3. Why twenty strokes when folding? I tend to end up with a few small lumps (I do not have a mixer and do it all by hand, usually 8-10 cups of flour) and I found that if I fold some fifty times or thereabouts, I end up with dough that's a lot smoother. Any risk this might.. ‘damage’ my gluten, so to speak?
4. Why 21 hours refrigeration? My schedule being what it is, I sometimes cut down the fermentation time to something like ten hours, and there have been times when I made the dough in advance and left it something like 36 or even 48 hours in the fridge. I noticed that when I use it after 8-10 hours, the dough is a bit more difficult to work with and the resulting crumb is slightly more compact. If I leave it more than 24 hours, on the other hand, I get a better rise and both the crust and the crumb are even better than when I stick with the recommended 21 hours.

I would greatly appreciate any comments on the above.



Laddavan's picture
Laddavan looks nice, thanks

mccvi's picture

i've completed this recipe twice.  both times the loaves were excellent, both in crust and crumb, but i've found it very difficult to shape (final shaping) them given how sticky the dough and wet the dough is.  does this mean i should reduce the hydration ratio, add a little flour during the final shaping, or do some post fridge stretch and folds to increase the membrane strength (is this even possible)? which option is best, is the last one even allowed?  any help would be most appreciated.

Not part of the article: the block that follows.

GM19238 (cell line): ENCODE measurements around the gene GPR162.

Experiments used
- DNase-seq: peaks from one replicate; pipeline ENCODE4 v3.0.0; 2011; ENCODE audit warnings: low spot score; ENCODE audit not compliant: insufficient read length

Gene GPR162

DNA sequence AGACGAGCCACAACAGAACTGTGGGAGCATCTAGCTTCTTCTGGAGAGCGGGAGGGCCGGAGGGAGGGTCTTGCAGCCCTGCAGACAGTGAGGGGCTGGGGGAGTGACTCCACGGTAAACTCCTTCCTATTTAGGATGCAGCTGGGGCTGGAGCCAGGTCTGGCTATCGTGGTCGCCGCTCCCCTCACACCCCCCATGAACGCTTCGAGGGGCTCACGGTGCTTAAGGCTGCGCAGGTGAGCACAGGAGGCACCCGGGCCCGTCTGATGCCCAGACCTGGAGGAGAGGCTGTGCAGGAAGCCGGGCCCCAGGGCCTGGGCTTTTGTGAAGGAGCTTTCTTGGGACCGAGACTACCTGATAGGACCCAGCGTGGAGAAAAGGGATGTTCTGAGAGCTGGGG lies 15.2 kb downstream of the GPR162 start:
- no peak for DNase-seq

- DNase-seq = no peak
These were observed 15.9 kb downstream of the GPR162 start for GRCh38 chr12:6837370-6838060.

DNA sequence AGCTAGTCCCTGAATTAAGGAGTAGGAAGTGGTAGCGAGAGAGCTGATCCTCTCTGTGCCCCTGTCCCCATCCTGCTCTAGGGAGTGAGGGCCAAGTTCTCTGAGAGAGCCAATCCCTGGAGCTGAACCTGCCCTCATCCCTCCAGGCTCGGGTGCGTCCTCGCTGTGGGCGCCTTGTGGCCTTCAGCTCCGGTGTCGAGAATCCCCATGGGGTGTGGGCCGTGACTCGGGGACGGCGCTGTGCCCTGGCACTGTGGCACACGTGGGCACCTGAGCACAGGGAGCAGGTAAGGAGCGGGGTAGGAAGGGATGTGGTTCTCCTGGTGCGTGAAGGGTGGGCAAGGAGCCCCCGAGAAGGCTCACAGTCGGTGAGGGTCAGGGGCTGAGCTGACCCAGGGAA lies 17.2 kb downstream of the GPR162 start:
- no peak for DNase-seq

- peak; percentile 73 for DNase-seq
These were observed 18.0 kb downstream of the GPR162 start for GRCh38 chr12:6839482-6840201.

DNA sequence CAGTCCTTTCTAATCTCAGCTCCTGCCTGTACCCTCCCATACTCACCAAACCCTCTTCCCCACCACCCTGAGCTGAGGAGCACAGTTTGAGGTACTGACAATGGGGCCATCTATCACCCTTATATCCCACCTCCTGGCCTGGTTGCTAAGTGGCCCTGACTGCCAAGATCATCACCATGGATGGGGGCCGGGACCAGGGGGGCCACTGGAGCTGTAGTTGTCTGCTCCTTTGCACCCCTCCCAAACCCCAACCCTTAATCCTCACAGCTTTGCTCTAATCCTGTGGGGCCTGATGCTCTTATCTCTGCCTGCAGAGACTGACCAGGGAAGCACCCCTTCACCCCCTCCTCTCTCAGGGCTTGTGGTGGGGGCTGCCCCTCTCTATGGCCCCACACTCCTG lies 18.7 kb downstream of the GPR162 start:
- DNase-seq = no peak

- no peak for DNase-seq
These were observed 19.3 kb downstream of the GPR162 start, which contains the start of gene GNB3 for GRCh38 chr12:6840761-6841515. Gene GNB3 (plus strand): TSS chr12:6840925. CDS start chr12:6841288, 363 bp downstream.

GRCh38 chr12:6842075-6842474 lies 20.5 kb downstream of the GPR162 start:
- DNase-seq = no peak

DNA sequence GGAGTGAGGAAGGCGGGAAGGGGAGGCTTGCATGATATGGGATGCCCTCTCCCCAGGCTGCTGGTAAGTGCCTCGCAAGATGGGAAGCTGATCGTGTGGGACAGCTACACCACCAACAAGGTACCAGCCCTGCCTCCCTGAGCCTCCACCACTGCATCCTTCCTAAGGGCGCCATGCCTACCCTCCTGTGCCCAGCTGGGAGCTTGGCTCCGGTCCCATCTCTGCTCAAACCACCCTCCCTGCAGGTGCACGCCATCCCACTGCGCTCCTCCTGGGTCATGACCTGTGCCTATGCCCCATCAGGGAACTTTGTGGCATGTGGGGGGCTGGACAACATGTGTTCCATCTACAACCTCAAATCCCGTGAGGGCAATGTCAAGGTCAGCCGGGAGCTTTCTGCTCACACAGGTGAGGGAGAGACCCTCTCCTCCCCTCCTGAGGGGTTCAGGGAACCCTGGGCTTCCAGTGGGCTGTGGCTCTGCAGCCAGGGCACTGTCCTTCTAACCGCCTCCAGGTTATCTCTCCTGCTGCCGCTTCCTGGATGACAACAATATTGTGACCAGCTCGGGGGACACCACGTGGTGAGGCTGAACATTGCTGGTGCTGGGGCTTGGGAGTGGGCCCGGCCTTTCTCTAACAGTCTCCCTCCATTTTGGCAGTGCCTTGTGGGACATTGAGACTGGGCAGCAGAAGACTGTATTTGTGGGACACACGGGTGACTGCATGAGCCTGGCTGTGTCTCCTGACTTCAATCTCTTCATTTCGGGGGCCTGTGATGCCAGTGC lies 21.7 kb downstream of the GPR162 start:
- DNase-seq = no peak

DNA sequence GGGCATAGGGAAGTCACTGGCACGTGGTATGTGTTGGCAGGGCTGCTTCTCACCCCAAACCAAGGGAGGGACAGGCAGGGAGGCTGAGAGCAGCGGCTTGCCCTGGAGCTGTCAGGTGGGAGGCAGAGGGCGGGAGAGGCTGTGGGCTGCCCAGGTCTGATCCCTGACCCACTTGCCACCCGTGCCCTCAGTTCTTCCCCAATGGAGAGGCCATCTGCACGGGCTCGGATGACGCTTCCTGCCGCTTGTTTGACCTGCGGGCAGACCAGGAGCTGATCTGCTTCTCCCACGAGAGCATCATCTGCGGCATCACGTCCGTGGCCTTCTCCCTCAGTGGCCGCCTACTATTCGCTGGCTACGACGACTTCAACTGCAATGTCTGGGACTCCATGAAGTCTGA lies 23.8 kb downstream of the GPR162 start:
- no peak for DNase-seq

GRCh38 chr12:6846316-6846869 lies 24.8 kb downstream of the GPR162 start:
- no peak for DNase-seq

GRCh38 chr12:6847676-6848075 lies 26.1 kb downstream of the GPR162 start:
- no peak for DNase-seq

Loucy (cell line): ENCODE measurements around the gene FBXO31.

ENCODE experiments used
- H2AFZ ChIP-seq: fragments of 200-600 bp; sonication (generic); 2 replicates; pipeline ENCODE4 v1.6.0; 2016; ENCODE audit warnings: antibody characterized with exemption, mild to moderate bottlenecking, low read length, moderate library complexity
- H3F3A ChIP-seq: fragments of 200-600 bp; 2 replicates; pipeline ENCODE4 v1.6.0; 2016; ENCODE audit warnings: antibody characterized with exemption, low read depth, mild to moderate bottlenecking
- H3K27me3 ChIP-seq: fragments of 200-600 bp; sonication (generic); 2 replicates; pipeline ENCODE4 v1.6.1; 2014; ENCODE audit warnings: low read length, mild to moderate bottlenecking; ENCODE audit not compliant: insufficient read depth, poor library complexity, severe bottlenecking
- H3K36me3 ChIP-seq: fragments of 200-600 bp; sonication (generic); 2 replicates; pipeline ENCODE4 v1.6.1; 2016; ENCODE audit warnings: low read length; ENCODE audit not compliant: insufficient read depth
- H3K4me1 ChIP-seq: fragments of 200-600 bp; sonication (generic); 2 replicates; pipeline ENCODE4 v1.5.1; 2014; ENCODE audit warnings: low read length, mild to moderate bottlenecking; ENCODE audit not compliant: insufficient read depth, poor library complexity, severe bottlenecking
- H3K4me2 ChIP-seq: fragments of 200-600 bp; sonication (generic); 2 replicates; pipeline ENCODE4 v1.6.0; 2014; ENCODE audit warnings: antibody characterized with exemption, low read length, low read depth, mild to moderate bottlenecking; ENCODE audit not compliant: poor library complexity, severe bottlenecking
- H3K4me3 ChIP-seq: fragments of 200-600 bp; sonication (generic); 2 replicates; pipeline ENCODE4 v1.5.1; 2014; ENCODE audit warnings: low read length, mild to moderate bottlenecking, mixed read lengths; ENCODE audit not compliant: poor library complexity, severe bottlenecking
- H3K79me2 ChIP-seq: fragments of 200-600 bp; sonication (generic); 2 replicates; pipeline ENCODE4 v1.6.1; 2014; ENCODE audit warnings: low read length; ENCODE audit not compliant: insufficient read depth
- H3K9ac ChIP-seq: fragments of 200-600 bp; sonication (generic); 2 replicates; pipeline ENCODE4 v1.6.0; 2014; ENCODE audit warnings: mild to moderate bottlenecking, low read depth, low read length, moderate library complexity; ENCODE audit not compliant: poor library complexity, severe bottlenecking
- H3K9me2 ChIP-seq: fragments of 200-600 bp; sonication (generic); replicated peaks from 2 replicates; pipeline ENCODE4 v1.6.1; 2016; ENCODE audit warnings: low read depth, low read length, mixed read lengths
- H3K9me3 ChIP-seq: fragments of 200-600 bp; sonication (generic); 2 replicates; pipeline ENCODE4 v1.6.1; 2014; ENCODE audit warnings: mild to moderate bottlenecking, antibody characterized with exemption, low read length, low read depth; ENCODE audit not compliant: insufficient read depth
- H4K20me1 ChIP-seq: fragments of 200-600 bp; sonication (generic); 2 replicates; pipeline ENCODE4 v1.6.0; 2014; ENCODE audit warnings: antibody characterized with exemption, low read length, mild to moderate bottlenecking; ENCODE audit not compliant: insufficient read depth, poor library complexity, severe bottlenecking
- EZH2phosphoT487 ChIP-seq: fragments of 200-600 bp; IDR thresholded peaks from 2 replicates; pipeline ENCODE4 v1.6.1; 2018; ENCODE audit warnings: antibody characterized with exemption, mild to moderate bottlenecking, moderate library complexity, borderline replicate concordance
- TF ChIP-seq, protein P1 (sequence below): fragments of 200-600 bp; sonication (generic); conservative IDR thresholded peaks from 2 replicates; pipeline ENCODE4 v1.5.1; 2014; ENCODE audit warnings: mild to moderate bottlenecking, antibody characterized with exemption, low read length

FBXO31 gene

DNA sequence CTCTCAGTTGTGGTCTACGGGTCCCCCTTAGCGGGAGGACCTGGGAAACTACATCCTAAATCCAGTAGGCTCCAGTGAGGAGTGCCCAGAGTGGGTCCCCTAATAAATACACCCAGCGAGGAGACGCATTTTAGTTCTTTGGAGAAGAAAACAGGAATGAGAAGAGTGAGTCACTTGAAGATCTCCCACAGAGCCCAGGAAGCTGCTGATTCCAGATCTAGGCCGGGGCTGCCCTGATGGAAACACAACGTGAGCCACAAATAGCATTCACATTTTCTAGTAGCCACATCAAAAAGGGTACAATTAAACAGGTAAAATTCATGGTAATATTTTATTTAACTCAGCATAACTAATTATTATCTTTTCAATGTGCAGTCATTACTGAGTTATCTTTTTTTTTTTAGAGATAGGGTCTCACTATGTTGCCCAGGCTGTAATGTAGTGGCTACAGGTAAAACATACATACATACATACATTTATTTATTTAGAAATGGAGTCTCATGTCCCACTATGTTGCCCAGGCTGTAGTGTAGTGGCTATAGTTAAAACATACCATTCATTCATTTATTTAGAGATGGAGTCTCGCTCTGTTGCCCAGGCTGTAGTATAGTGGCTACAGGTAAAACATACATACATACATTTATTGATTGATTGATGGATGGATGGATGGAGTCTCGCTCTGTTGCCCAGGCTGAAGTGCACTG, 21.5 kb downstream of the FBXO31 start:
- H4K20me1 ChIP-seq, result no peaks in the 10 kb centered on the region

many thanks.

dmsnyder's picture

Hi, mccvi.

I'm glad you are enjoying this bread.

The dough is sticky. If you added flour during the final shaping, it would be un-fermented. You would just end up with streaks of raw flour in the loaves. Not recommended.

Handling slack dough is an acquired skill. Frequently dusting your hands with flour or wetting them may help. In my opinion, the real key is to use a light, fast touch. The dough will stick to your hands less if they are in contact with it for an instant at a time. If the dough sticks to the board a little, just loosen it with your bench knife. If it sticks a lot, you can dust flour on the bench lightly.